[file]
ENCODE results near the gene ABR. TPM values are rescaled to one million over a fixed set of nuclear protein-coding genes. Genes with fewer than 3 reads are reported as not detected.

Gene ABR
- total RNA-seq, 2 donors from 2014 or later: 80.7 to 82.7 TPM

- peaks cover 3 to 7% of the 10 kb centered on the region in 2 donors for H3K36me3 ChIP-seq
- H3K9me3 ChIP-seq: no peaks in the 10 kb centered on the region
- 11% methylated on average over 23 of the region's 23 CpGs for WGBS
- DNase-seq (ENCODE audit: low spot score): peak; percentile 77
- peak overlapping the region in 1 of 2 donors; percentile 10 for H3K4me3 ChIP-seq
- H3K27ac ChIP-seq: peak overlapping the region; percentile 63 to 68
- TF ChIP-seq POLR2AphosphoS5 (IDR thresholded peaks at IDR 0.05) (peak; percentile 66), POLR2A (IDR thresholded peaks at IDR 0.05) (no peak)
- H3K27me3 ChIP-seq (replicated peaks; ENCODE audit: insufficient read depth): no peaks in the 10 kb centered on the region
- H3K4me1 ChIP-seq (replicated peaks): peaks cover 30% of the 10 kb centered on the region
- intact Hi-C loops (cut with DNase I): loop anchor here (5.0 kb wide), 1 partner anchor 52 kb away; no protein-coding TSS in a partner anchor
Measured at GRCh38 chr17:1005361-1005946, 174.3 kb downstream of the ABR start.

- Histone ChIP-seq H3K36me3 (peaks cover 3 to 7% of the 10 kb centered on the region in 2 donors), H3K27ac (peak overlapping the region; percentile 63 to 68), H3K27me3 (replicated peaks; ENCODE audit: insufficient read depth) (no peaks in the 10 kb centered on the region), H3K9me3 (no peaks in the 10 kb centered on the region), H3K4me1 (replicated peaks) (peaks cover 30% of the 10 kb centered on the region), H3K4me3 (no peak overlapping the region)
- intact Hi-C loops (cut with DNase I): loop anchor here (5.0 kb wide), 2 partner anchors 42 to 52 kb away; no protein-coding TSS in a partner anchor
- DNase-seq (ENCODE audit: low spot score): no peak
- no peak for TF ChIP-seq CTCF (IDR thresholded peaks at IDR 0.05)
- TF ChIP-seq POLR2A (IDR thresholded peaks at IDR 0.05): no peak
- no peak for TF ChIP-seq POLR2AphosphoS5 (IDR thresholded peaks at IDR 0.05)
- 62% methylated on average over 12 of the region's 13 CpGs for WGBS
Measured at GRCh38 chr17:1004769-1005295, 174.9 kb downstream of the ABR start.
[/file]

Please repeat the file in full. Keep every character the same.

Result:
ENCODE results near the gene ABR. TPM values are rescaled to one million over a fixed set of nuclear protein-coding genes. Genes with fewer than 3 reads are reported as not detected.

Gene ABR
- total RNA-seq, 2 donors from 2014 or later: 80.7 to 82.7 TPM

- peaks cover 3 to 7% of the 10 kb centered on the region in 2 donors for H3K36me3 ChIP-seq
- H3K9me3 ChIP-seq: no peaks in the 10 kb centered on the region
- 11% methylated on average over 23 of the region's 23 CpGs for WGBS
- DNase-seq (ENCODE audit: low spot score): peak; percentile 77
- peak overlapping the region in 1 of 2 donors; percentile 10 for H3K4me3 ChIP-seq
- H3K27ac ChIP-seq: peak overlapping the region; percentile 63 to 68
- TF ChIP-seq POLR2AphosphoS5 (IDR thresholded peaks at IDR 0.05) (peak; percentile 66), POLR2A (IDR thresholded peaks at IDR 0.05) (no peak)
- H3K27me3 ChIP-seq (replicated peaks; ENCODE audit: insufficient read depth): no peaks in the 10 kb centered on the region
- H3K4me1 ChIP-seq (replicated peaks): peaks cover 30% of the 10 kb centered on the region
- intact Hi-C loops (cut with DNase I): loop anchor here (5.0 kb wide), 1 partner anchor 52 kb away; no protein-coding TSS in a partner anchor
Measured at GRCh38 chr17:1005361-1005946, 174.3 kb downstream of the ABR start.

- Histone ChIP-seq H3K36me3 (peaks cover 3 to 7% of the 10 kb centered on the region in 2 donors), H3K27ac (peak overlapping the region; percentile 63 to 68), H3K27me3 (replicated peaks; ENCODE audit: insufficient read depth) (no peaks in the 10 kb centered on the region), H3K9me3 (no peaks in the 10 kb centered on the region), H3K4me1 (replicated peaks) (peaks cover 30% of the 10 kb centered on the region), H3K4me3 (no peak overlapping the region)
- intact Hi-C loops (cut with DNase I): loop anchor here (5.0 kb wide), 2 partner anchors 42 to 52 kb away; no protein-coding TSS in a partner anchor
- DNase-seq (ENCODE audit: low spot score): no peak
- no peak for TF ChIP-seq CTCF (IDR thresholded peaks at IDR 0.05)
- TF ChIP-seq POLR2A (IDR thresholded peaks at IDR 0.05): no peak
- no peak for TF ChIP-seq POLR2AphosphoS5 (IDR thresholded peaks at IDR 0.05)
- 62% methylated on average over 12 of the region's 13 CpGs for WGBS
Measured at GRCh38 chr17:1004769-1005295, 174.9 kb downstream of the ABR start.